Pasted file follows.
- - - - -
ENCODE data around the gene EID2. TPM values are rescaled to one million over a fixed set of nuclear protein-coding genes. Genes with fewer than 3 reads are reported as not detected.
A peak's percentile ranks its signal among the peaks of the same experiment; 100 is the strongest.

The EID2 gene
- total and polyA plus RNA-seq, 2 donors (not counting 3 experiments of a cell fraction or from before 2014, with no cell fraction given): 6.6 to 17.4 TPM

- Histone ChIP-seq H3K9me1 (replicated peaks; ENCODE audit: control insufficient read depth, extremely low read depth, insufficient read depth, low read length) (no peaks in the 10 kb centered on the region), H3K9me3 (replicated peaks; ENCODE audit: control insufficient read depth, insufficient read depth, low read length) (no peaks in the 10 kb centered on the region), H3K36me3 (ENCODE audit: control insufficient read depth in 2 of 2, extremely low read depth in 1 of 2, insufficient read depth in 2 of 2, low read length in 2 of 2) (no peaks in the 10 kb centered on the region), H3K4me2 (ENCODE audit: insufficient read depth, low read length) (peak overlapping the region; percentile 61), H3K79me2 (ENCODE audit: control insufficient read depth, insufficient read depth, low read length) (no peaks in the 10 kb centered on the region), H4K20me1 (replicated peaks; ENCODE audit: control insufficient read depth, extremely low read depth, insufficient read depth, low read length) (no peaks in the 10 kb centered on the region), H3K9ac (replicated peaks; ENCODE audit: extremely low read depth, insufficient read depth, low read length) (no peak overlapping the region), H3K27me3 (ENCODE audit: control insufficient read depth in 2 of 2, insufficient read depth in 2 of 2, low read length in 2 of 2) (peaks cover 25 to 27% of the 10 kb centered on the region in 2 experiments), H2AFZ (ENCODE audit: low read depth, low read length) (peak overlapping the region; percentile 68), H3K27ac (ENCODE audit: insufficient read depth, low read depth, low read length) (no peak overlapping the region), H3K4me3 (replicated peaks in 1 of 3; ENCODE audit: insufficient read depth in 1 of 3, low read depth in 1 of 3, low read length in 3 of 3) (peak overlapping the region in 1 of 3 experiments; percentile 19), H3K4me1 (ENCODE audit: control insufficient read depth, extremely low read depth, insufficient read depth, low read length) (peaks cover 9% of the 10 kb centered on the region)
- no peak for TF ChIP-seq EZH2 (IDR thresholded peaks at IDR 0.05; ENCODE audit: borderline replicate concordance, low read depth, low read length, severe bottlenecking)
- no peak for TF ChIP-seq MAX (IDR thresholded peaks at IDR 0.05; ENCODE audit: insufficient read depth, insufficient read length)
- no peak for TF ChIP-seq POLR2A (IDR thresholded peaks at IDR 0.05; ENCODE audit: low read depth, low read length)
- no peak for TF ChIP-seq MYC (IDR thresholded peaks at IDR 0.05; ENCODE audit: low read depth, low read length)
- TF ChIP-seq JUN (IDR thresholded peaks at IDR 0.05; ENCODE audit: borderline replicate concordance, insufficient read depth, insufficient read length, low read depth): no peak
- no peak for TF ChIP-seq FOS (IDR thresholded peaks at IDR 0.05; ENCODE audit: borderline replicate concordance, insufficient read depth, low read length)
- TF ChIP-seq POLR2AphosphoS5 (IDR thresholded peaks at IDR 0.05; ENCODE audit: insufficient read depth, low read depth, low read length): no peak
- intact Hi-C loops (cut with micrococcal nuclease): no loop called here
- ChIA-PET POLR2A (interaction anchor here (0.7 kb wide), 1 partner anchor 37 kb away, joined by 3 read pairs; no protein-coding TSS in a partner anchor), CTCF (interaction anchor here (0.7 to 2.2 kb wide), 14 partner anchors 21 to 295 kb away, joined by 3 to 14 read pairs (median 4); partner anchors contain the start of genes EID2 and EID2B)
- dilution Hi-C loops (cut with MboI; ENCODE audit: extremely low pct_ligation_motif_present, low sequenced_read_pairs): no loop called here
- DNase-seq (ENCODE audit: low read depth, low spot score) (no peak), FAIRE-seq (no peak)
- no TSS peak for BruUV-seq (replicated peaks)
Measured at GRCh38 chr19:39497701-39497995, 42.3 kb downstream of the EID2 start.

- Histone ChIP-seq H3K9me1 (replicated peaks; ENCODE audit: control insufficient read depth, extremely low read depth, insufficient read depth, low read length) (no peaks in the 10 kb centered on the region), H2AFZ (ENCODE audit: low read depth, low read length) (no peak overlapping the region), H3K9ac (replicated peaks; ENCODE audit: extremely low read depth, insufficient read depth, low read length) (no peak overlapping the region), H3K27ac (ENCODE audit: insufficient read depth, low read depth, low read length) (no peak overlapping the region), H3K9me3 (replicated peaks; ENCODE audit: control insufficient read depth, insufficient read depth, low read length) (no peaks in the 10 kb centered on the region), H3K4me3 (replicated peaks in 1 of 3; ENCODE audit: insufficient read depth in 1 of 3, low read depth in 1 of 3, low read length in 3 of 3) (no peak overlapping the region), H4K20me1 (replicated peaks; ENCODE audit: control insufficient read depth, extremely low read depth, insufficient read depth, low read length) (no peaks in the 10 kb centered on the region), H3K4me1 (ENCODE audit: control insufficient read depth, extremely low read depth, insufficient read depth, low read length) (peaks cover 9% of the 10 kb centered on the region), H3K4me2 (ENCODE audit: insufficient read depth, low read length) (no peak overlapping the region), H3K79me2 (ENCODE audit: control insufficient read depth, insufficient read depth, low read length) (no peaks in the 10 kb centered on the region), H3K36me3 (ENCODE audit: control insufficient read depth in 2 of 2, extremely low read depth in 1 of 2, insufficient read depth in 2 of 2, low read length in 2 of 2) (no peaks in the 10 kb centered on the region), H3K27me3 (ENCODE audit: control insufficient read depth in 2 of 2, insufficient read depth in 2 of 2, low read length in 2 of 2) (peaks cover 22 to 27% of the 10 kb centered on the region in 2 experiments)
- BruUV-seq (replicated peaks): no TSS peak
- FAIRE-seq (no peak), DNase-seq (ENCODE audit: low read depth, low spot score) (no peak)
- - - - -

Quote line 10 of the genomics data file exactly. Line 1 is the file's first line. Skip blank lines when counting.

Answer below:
- TF ChIP-seq JUN (IDR thresholded peaks at IDR 0.05; ENCODE audit: borderline replicate concordance, insufficient read depth, insufficient read length, low read depth): no peak